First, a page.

The state Department of Environmental Protection is trying to determine the source of an unacceptable level of contamination found in drinking water in Doylestown, officials said Tuesday. A public drinking well along Easton Road in the Cross Keys area was shut down last month after inspectors found levels of perfluorinated compounds higher than newly announced federal standards. Public drinking water there is now safe, officials said. But they are trying to identify how the well became contaminated with PFOS and PFOA.
NEWS
June 21, 2016 | By Debra McCarty
Five years ago this month, Philadelphia embarked on a comprehensive, innovative program that established the city as a national leader in environmental protection, storm-water management, and infrastructure improvements. Green City, Clean Waters is the city's 25-year plan to reduce storm-water pollution and protect our waterways by using primarily environmentally friendly infrastructure to mitigate problems related to runoff. In cities like Philadelphia, with vast areas of paved and impermeable surfaces, this is a huge problem.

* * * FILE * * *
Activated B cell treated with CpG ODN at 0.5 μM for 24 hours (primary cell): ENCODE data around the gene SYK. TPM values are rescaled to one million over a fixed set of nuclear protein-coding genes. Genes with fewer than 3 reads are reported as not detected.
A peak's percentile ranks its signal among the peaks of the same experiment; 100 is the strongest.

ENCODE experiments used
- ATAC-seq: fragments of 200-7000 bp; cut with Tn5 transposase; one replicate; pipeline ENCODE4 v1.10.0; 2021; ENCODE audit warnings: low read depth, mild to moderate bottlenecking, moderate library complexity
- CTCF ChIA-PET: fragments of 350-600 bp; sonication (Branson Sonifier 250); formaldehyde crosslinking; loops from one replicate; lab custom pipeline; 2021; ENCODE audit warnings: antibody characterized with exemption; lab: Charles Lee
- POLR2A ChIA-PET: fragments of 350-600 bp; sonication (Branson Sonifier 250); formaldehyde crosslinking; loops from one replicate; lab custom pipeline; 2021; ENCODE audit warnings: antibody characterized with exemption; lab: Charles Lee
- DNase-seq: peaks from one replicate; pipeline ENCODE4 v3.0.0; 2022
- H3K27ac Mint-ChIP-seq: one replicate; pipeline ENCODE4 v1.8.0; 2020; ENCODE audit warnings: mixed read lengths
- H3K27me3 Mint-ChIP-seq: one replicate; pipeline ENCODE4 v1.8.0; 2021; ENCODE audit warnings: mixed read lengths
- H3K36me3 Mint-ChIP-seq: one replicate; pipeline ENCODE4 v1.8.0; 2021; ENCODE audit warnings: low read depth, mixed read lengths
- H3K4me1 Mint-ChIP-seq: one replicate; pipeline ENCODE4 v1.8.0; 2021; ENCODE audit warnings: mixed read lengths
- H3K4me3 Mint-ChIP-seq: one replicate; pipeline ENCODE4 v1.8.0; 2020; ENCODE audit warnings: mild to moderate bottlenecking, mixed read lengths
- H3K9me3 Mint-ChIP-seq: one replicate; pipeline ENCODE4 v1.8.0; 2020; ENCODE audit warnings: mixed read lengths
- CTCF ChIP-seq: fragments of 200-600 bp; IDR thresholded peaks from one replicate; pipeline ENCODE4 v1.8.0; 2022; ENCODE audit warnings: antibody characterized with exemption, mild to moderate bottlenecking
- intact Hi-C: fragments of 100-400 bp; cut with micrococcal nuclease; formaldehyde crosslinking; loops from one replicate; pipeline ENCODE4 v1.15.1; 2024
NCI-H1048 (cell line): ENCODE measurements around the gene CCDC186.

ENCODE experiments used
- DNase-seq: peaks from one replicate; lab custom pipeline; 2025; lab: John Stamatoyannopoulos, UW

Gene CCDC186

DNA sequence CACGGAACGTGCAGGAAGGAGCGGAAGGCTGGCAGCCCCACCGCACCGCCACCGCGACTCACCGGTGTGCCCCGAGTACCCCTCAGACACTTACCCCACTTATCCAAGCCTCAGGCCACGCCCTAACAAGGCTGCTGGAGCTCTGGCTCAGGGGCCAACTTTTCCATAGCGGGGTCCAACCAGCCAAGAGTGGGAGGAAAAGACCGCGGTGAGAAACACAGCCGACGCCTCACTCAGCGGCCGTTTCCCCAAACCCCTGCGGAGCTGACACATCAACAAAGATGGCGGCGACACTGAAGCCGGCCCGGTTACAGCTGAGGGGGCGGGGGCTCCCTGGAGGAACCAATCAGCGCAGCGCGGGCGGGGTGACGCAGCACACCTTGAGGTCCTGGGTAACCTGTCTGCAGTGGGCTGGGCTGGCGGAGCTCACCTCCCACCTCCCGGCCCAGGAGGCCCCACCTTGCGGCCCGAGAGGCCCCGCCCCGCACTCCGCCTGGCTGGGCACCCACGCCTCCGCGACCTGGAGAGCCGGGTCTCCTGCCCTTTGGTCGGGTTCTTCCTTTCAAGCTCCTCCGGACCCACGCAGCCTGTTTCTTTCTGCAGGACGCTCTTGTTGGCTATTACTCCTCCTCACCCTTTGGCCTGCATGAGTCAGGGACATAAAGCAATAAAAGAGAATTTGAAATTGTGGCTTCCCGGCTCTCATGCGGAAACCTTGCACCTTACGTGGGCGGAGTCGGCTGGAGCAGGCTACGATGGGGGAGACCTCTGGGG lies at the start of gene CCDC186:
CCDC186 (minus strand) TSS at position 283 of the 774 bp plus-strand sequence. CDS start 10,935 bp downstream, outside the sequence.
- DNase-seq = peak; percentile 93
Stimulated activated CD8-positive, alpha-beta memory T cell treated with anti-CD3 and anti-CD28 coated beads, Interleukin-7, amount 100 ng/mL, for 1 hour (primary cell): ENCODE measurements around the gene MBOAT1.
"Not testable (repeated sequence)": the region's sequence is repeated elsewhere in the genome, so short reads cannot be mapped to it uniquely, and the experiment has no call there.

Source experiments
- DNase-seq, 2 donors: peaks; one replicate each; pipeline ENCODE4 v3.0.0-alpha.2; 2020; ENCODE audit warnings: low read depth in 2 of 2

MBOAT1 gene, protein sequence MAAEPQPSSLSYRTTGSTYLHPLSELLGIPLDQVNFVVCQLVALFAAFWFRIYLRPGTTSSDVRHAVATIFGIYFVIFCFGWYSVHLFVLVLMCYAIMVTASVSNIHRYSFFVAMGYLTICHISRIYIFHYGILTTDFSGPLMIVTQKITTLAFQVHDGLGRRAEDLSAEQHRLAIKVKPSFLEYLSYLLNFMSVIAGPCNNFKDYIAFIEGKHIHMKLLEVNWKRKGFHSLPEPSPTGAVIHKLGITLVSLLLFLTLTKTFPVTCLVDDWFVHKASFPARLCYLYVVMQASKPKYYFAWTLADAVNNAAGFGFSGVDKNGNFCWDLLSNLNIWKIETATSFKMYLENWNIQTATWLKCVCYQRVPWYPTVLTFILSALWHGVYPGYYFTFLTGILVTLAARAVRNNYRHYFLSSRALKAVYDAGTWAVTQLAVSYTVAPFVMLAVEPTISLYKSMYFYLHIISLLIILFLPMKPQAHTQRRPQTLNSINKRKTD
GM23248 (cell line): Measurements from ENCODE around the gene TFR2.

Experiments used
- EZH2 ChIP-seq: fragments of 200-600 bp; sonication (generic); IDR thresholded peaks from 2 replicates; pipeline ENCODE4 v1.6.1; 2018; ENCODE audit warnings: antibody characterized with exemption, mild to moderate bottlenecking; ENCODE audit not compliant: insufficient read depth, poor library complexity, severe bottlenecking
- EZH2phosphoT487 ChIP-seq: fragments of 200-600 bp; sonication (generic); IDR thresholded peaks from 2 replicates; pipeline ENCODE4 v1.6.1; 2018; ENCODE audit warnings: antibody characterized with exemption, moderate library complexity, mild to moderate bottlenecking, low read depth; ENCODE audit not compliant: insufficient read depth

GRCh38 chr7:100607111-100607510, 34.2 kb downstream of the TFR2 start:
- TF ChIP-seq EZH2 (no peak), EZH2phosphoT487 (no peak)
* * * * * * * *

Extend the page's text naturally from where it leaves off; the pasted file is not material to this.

NEWS
June 20, 2016 | By Justine McDaniel and Laura McCrystal, Staff Writers
When the planes burned, the kids would come out. Hope Grosse and her siblings would run down their Warminster street and rubberneck amid shrieking sirens. They would watch Navy firefighters shoot a dense white foam from hoses, smothering the flames that leapt up from the fenced-off lot. When the blackened plane was cool, the children would climb the fence and jump into the burned-out cockpit, pretending to be pilots, Grosse recounted. The plane, and the field where the Navy conducted drills, was also a playground for the Kirk Road kids back in the 1970s and '80s.
NEWS
June 20, 2016 | By Laura McCrystal and Justine McDaniel, STAFF WRITERS
As lawmakers demanded answers this spring about water contamination in Bucks and Montgomery Counties, Paul Lutz began chemotherapy. Lutz does not live in the area with the tainted drinking water, which came from chemicals used on naval air bases. But he worked at the Willow Grove Naval Air Station as a flight engineer. Now 44 and retired from the military, he has multiple myeloma. As water contamination near the base attracts scrutiny, Lutz and others who worked there wonder: What about us?